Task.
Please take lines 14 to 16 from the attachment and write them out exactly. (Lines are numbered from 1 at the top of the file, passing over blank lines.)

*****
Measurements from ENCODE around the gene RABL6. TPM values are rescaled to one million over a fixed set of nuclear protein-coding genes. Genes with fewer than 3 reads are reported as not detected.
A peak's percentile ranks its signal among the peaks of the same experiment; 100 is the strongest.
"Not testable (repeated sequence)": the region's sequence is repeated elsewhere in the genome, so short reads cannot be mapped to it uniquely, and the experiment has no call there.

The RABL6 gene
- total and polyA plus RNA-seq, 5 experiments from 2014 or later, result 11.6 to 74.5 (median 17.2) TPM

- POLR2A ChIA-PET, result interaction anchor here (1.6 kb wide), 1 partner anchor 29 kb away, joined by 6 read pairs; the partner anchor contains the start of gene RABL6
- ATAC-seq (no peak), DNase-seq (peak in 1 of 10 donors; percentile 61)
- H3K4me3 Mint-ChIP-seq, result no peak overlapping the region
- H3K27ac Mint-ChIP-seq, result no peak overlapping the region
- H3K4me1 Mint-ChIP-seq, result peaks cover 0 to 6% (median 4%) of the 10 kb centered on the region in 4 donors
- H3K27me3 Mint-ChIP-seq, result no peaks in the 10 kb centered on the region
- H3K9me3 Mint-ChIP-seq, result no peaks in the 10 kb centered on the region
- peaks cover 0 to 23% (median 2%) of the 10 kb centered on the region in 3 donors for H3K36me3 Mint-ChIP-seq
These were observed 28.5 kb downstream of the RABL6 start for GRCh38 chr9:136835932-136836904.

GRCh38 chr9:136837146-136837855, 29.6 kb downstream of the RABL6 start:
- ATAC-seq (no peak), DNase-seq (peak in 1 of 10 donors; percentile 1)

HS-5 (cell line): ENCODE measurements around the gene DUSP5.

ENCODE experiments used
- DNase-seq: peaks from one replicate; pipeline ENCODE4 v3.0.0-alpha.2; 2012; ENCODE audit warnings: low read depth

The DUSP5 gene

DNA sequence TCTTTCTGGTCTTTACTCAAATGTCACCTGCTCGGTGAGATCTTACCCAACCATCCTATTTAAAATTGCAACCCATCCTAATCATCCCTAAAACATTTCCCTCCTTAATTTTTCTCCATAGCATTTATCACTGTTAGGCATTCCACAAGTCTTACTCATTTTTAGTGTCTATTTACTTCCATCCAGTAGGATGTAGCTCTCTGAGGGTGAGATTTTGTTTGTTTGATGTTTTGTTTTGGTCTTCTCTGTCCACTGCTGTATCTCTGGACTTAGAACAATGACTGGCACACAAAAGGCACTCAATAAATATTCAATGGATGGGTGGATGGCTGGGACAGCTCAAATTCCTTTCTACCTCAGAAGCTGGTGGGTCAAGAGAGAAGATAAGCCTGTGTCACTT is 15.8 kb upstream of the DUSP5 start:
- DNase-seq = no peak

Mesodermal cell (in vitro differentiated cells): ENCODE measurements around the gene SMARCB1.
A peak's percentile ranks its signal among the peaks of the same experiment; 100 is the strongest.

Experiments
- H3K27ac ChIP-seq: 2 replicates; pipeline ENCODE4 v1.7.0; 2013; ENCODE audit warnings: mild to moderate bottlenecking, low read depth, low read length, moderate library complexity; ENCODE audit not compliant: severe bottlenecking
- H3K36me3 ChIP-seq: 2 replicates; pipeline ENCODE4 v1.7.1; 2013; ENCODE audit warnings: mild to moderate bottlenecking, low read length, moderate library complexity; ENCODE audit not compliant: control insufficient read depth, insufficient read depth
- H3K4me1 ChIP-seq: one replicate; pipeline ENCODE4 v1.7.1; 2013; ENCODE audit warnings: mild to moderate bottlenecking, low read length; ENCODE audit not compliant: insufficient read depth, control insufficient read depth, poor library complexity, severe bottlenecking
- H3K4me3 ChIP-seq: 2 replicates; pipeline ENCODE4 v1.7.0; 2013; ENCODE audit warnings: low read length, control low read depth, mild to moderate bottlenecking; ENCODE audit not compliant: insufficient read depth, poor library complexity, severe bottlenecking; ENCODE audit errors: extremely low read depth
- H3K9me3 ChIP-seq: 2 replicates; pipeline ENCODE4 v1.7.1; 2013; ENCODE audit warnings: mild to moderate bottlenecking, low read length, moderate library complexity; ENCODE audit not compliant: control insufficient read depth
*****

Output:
These were observed 28.5 kb downstream of the RABL6 start for GRCh38 chr9:136835932-136836904.

GRCh38 chr9:136837146-136837855, 29.6 kb downstream of the RABL6 start:
- ATAC-seq (no peak), DNase-seq (peak in 1 of 10 donors; percentile 1)